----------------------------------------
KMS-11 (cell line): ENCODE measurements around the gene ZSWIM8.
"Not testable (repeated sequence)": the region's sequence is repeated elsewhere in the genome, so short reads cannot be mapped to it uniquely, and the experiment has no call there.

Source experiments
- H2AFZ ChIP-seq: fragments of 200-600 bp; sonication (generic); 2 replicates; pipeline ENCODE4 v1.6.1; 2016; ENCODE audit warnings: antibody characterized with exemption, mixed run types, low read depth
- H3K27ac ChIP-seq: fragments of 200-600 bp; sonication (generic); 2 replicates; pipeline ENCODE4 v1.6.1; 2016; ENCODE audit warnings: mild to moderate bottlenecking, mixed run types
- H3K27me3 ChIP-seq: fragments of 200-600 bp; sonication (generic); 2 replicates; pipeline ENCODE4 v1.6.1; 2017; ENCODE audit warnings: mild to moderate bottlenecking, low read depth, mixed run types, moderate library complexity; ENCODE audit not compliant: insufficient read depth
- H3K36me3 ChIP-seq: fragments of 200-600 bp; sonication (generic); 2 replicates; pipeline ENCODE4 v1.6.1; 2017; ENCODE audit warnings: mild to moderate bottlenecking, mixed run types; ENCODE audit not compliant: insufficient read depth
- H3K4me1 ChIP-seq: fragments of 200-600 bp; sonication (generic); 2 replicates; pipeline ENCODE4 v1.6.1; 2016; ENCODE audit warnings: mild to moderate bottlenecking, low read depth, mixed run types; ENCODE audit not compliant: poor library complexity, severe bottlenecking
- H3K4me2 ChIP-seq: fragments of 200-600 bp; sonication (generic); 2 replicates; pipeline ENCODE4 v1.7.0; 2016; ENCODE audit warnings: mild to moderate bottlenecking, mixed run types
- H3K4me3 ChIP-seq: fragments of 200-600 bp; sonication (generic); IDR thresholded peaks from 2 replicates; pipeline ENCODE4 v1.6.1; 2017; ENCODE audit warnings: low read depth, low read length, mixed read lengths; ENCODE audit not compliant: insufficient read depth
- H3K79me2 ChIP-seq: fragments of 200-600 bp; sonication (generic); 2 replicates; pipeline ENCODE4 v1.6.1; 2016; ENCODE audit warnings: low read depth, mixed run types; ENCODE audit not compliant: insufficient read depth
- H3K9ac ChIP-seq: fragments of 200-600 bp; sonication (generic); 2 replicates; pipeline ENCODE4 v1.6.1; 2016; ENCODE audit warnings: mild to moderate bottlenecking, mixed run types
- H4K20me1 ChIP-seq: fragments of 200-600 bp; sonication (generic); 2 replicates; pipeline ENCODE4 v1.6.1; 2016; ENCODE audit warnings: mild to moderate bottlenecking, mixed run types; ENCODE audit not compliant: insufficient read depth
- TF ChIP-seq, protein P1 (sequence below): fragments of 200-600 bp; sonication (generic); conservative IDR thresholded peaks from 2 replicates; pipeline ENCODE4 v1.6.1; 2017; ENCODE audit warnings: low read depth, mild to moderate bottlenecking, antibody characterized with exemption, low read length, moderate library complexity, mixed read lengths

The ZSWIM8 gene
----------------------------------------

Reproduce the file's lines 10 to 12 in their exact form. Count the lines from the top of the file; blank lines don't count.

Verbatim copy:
- H3K4me3 ChIP-seq: fragments of 200-600 bp; sonication (generic); IDR thresholded peaks from 2 replicates; pipeline ENCODE4 v1.6.1; 2017; ENCODE audit warnings: low read depth, low read length, mixed read lengths; ENCODE audit not compliant: insufficient read depth
- H3K79me2 ChIP-seq: fragments of 200-600 bp; sonication (generic); 2 replicates; pipeline ENCODE4 v1.6.1; 2016; ENCODE audit warnings: low read depth, mixed run types; ENCODE audit not compliant: insufficient read depth
- H3K9ac ChIP-seq: fragments of 200-600 bp; sonication (generic); 2 replicates; pipeline ENCODE4 v1.6.1; 2016; ENCODE audit warnings: mild to moderate bottlenecking, mixed run types